McInelly, who entered this, her ninth season at Air Force Academy with a 54-174 mark is off to a 2-7 season this year. The Falcons have averaged only 237 fans for their home games.
Newlee, meanwhile, got off to a strong start at Idaho last year, lifting a moribund Vandal program to a 13-15 record overall, 10-6 in the Western Athletic Conference, one of the best turnarounds in the nation. The Vandals have slipped backwards this year, however, starting 1-10 and 0-6 at home, where they are averaging only 370 fans per game. They're 0-3 against Big Sky Conference teams, and Jon has had to suspend a couple of players for disciplinary reasons.
Both McInelly and Newlee are excellent coaches. Ardie is in a situation at Air Force, frankly, where victory is not expected. She's had two four-win seasons there and nobody is anticipating the Falcons to contend for an NCAA berth anytime soon. Newlee has a more manageable situation at Idaho, and I fully expect him to bounce back from this year's setback. But the experiences of both McInelly and Newlee after they left Idaho State speaks volumes about how good the situation is at ISU for women's basketball. Current coach Seton Sobolewski has already used those advantages to bring in seven freshmen this year, six of whom are making significant contributions. (The seventh, 6-3 C Ashlee Rigter, hasn't been cleared from a summer knee injury and may require surgery.)
I fully expect Sobolewski to be the next highly successful women's coach at ISU. And when he does, I wonder if he'll look at the experiences of McInelly and Newlee when other programs come calling?
A True National Champion? What a Concept
While all the BCS apologists continue to explain why it's not feasible to have a playoff, the FCS will quietly crown a true national champion in Chattanooga on Friday, when Montana and Villanova square off. I said it last year, and I'll say it again: I'm truly conflicted about who to root for in the national title game. As a Big Sky Conference fan, sure I want Montana to win another national championship. But again, it will only reinforce the notion that the Big Sky is a one-trick pony. No Big Sky school other than Montana has played in a national championship game since Boise State in 1994.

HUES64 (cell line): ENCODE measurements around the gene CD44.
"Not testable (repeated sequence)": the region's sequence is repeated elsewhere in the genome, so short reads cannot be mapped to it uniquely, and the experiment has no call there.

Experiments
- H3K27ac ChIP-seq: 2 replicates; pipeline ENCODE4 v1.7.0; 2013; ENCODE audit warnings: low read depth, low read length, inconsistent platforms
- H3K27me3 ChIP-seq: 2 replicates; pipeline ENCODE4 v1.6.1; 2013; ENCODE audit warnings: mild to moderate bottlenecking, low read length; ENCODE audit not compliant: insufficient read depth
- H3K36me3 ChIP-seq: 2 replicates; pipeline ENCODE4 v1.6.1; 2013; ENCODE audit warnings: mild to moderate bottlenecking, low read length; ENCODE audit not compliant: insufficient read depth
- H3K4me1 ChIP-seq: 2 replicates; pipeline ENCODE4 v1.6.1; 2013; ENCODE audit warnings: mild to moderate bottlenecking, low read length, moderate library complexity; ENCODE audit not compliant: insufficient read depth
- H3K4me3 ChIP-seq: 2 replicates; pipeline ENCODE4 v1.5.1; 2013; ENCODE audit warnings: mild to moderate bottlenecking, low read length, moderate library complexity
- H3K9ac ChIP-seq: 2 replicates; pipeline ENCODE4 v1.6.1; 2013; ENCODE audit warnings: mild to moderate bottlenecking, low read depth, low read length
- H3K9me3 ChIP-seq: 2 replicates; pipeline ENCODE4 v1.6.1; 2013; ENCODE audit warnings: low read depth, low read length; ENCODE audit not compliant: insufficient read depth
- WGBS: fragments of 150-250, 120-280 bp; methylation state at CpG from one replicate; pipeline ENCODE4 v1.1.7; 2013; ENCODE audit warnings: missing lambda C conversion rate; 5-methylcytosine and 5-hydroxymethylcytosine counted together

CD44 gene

The Wildcats are an interesting team. Like Appalachian State, the team the Griz beat in the semifinals last week, they are led by a dual-threat quarterback named Chris Whitney. The 6-2, 230-pounder is Villanova's leading rusher with 885 yards and six TDS; he's also completed 64 percent of his passes for 17 touchdowns against only 4 picks.
One of Whitney's leading targets is all-American receiver/kick returner Matt Szczur who lines up in the "Wildcat" and averages 7 yards a carry, as well as making 47 catches for 4 TDs. Szczur also averages 28 yards a return on kickoffs and 140 total yards per game.
'Nova really shines on defense, where they hold opponents to just 67 yards and 2.3 yards per carry on the ground. They are led by linebacker Terence Thomas (9 tackles for a loss, 7.5 sacks), and safety John Dempsey (11.5 TFLS, six sacks and two picks). And remember all those names, because everyone of Villanova's key players are juniors. No matter what happens Friday, Villanova will likely be a pre-season top five pick next year.
And thanks for being a Bengal fan -- it ain't always easy, but it's always fun.